No matter how long you’ve been blogging, there is always more to learn. As part of the Weekly Writing Challenges,…
No matter how long you’ve been blogging, there is always more to learn. As part of the Weekly Writing Challenges, once a month, we’ll highlight a feature in the WordPress.com Dashboard and challenge you to incorporate it into your blog. We want to help you take full advantage of all the tools available on WordPress.com to make your blog the best it can be — and to make your friends jealous of your web wizardry.
To participate, tag your posts with DPchallenge or leave a link to your post in the comments. Please be sure your post has been specifically written in response to this challenge; obvious attempts to link-bait will be deleted. We’ll keep an eye on the tag and highlight some of our favorites on Freshly Pressed each Friday.
Last week, Cheri posted on the WordPress.com News blog that National Poetry Writing Month (NaPoWriMo) is officially on. The idea of NaPoWriMo is to publish one poem per day during the month of April, or 30 poems in 30 days.
Depending on your poetic style, your formatting for poetry may vary quite a bit from your regular blog posts. For example, instead of new paragraphs, many writers choose line breaks or indentation between lines in their poems. In your Visual Editor on WordPress.com, you may have noticed that your spacing doesn’t always stay the same as when you first typed into the editor. By design, the editor will automatically remove any extra spaces for you so that your text appears consistent within your post.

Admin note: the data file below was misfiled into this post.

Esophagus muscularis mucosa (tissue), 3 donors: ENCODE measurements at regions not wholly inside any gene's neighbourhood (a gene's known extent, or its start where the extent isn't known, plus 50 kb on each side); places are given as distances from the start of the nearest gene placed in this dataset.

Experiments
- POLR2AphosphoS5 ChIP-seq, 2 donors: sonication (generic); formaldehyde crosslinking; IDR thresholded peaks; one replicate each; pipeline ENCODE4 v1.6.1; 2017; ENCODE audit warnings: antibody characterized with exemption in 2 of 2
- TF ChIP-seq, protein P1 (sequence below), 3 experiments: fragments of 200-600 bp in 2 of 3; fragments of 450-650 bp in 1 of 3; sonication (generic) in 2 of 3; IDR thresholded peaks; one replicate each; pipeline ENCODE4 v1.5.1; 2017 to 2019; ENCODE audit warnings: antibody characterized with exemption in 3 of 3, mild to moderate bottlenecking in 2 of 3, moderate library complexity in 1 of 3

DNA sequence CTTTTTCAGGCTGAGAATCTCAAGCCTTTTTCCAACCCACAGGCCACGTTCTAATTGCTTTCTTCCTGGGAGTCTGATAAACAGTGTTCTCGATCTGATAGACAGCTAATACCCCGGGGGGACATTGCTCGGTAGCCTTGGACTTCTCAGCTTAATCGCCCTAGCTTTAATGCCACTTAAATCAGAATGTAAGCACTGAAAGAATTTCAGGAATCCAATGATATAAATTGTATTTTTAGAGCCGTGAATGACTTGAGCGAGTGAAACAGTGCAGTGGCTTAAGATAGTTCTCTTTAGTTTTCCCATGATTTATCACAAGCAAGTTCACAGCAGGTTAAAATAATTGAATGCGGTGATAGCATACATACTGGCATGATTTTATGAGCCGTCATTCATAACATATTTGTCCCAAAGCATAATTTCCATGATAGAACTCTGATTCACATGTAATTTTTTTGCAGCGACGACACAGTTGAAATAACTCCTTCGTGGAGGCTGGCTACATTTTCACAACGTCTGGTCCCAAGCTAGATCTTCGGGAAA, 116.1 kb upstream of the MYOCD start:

If you’re trying to write a poem or prose, or just play around with spacing on your site, this can be frustrating. But we’ve got you covered! There are also some handy tips and tricks for adding unique formatting to your posts within your editor.
For line breaks, like
press Shift and Return at the same time on your keyboard. This lets the editor know that you don’t want to start a new paragraph, but do want to start writing on a new line.
If you want to add spacing, like indentation on a new line, select the Preformatted option in the second row of your Visual Editor.
Using the Preformatted option will let you add extra spacing, without it being removed by the editor. Just like I did here.
For this week’s challenge, write us a poem. The poem can be about anything you choose, and in any style you choose. The catch: play around with the formatting in your verse by following the tips we’ve shared in this post, or taking a look at our Writing and Formatting Poetry guide for more in-depth instructions.
As always, if you have any questions about these tips and tricks, let us know in the comments and we’ll be here to help.